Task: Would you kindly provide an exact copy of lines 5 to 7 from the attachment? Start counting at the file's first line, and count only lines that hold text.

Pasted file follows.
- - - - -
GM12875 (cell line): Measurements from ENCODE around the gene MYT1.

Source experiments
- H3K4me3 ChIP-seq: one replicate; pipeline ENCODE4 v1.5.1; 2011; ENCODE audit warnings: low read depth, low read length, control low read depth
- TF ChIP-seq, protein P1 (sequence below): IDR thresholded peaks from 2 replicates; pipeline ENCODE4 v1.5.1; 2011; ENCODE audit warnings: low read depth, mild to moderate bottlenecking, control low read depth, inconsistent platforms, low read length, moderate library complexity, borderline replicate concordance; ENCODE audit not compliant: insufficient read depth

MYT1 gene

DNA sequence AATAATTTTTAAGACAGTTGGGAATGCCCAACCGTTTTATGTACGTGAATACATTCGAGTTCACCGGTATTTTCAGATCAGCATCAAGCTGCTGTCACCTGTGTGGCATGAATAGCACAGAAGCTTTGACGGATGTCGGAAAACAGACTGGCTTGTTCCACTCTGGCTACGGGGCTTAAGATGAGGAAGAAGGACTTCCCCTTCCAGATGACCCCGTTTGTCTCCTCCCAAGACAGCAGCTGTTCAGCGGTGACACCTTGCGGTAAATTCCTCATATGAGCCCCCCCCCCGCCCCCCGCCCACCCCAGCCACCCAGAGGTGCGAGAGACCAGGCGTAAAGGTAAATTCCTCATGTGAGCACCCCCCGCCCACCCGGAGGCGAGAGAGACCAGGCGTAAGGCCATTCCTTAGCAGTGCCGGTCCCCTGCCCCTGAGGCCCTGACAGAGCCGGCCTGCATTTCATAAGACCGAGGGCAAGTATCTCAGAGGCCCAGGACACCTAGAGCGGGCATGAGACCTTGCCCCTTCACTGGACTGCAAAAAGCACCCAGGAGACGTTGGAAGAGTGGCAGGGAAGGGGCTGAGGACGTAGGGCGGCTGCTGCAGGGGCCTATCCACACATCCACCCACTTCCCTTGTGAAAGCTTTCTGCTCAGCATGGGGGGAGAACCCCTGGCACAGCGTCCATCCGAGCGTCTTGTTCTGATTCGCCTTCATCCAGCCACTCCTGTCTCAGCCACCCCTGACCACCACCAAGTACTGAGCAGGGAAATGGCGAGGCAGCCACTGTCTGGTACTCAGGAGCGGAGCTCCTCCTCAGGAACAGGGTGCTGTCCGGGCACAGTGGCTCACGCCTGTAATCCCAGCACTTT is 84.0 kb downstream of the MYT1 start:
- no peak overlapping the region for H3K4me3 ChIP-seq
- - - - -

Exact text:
MYT1 gene

DNA sequence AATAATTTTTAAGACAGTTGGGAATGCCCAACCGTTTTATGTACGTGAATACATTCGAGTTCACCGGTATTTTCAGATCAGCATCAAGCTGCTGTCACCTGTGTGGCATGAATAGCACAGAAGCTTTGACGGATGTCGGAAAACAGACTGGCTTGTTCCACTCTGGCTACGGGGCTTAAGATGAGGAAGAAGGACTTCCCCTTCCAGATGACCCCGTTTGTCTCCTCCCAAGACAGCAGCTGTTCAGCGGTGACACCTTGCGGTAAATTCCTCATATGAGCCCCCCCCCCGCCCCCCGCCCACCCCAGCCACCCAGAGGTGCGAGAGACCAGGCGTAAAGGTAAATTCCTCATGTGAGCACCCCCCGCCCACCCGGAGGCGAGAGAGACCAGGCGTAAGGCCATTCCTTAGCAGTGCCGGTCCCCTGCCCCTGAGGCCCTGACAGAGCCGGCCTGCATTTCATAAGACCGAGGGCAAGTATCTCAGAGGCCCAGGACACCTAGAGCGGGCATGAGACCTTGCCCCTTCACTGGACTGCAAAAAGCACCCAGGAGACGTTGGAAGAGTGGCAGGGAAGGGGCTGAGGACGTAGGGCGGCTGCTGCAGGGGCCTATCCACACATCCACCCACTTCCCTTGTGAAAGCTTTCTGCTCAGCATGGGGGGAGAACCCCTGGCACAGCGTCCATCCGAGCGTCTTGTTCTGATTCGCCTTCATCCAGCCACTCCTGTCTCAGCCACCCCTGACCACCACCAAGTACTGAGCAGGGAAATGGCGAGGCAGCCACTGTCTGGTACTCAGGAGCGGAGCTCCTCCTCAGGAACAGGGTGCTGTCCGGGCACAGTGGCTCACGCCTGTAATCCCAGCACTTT is 84.0 kb downstream of the MYT1 start:
- no peak overlapping the region for H3K4me3 ChIP-seq